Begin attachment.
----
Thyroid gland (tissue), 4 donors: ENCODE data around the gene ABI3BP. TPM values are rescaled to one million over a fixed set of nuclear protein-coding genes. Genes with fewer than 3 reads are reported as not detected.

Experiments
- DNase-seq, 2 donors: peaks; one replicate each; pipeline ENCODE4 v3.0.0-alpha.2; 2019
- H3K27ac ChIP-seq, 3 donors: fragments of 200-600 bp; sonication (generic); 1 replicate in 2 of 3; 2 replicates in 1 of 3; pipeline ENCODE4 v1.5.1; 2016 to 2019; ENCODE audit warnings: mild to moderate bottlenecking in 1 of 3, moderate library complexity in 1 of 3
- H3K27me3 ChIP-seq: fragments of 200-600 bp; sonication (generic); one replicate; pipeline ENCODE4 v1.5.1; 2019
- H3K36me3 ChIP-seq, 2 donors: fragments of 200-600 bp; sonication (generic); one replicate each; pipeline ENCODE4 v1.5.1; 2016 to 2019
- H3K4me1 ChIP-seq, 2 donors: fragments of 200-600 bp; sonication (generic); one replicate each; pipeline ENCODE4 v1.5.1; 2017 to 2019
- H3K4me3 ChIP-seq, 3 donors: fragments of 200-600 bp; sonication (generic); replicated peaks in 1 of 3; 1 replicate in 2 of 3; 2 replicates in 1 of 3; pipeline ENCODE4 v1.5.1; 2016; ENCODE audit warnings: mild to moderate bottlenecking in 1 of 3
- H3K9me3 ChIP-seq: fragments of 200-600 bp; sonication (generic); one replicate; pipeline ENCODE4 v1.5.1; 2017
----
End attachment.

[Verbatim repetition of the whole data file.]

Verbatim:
Thyroid gland (tissue), 4 donors: ENCODE data around the gene ABI3BP. TPM values are rescaled to one million over a fixed set of nuclear protein-coding genes. Genes with fewer than 3 reads are reported as not detected.

Experiments
- DNase-seq, 2 donors: peaks; one replicate each; pipeline ENCODE4 v3.0.0-alpha.2; 2019
- H3K27ac ChIP-seq, 3 donors: fragments of 200-600 bp; sonication (generic); 1 replicate in 2 of 3; 2 replicates in 1 of 3; pipeline ENCODE4 v1.5.1; 2016 to 2019; ENCODE audit warnings: mild to moderate bottlenecking in 1 of 3, moderate library complexity in 1 of 3
- H3K27me3 ChIP-seq: fragments of 200-600 bp; sonication (generic); one replicate; pipeline ENCODE4 v1.5.1; 2019
- H3K36me3 ChIP-seq, 2 donors: fragments of 200-600 bp; sonication (generic); one replicate each; pipeline ENCODE4 v1.5.1; 2016 to 2019
- H3K4me1 ChIP-seq, 2 donors: fragments of 200-600 bp; sonication (generic); one replicate each; pipeline ENCODE4 v1.5.1; 2017 to 2019
- H3K4me3 ChIP-seq, 3 donors: fragments of 200-600 bp; sonication (generic); replicated peaks in 1 of 3; 1 replicate in 2 of 3; 2 replicates in 1 of 3; pipeline ENCODE4 v1.5.1; 2016; ENCODE audit warnings: mild to moderate bottlenecking in 1 of 3
- H3K9me3 ChIP-seq: fragments of 200-600 bp; sonication (generic); one replicate; pipeline ENCODE4 v1.5.1; 2017